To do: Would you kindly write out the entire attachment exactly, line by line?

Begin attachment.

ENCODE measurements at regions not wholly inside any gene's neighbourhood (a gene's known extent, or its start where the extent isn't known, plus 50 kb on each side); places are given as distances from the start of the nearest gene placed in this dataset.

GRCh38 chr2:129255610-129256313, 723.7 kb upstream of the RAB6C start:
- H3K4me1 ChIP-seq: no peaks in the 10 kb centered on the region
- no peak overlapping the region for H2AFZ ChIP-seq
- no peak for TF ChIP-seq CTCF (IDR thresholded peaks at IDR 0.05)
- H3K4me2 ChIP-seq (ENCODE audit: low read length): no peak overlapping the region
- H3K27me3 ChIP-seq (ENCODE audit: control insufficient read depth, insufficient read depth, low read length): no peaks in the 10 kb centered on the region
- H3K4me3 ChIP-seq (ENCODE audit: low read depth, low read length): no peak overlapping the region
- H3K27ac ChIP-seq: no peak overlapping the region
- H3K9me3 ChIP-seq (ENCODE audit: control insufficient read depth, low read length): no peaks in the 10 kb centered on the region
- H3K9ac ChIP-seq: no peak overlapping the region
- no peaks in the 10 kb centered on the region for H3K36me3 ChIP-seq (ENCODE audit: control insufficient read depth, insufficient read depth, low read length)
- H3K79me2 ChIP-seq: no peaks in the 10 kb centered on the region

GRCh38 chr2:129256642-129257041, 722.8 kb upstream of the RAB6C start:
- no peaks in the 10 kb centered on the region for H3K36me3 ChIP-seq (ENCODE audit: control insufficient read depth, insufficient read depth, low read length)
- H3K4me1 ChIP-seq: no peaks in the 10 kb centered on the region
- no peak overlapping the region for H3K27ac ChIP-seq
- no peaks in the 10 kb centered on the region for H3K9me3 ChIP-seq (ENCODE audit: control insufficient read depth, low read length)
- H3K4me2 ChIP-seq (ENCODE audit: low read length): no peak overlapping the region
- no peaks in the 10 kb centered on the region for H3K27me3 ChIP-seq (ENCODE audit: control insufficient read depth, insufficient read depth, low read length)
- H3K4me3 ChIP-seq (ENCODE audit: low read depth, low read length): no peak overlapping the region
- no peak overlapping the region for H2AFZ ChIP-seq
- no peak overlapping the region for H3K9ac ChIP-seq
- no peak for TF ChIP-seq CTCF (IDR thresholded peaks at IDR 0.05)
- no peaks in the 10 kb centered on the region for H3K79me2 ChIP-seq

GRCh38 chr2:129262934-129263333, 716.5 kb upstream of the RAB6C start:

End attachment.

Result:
ENCODE measurements at regions not wholly inside any gene's neighbourhood (a gene's known extent, or its start where the extent isn't known, plus 50 kb on each side); places are given as distances from the start of the nearest gene placed in this dataset.

GRCh38 chr2:129255610-129256313, 723.7 kb upstream of the RAB6C start:
- H3K4me1 ChIP-seq: no peaks in the 10 kb centered on the region
- no peak overlapping the region for H2AFZ ChIP-seq
- no peak for TF ChIP-seq CTCF (IDR thresholded peaks at IDR 0.05)
- H3K4me2 ChIP-seq (ENCODE audit: low read length): no peak overlapping the region
- H3K27me3 ChIP-seq (ENCODE audit: control insufficient read depth, insufficient read depth, low read length): no peaks in the 10 kb centered on the region
- H3K4me3 ChIP-seq (ENCODE audit: low read depth, low read length): no peak overlapping the region
- H3K27ac ChIP-seq: no peak overlapping the region
- H3K9me3 ChIP-seq (ENCODE audit: control insufficient read depth, low read length): no peaks in the 10 kb centered on the region
- H3K9ac ChIP-seq: no peak overlapping the region
- no peaks in the 10 kb centered on the region for H3K36me3 ChIP-seq (ENCODE audit: control insufficient read depth, insufficient read depth, low read length)
- H3K79me2 ChIP-seq: no peaks in the 10 kb centered on the region

GRCh38 chr2:129256642-129257041, 722.8 kb upstream of the RAB6C start:
- no peaks in the 10 kb centered on the region for H3K36me3 ChIP-seq (ENCODE audit: control insufficient read depth, insufficient read depth, low read length)
- H3K4me1 ChIP-seq: no peaks in the 10 kb centered on the region
- no peak overlapping the region for H3K27ac ChIP-seq
- no peaks in the 10 kb centered on the region for H3K9me3 ChIP-seq (ENCODE audit: control insufficient read depth, low read length)
- H3K4me2 ChIP-seq (ENCODE audit: low read length): no peak overlapping the region
- no peaks in the 10 kb centered on the region for H3K27me3 ChIP-seq (ENCODE audit: control insufficient read depth, insufficient read depth, low read length)
- H3K4me3 ChIP-seq (ENCODE audit: low read depth, low read length): no peak overlapping the region
- no peak overlapping the region for H2AFZ ChIP-seq
- no peak overlapping the region for H3K9ac ChIP-seq
- no peak for TF ChIP-seq CTCF (IDR thresholded peaks at IDR 0.05)
- no peaks in the 10 kb centered on the region for H3K79me2 ChIP-seq

GRCh38 chr2:129262934-129263333, 716.5 kb upstream of the RAB6C start: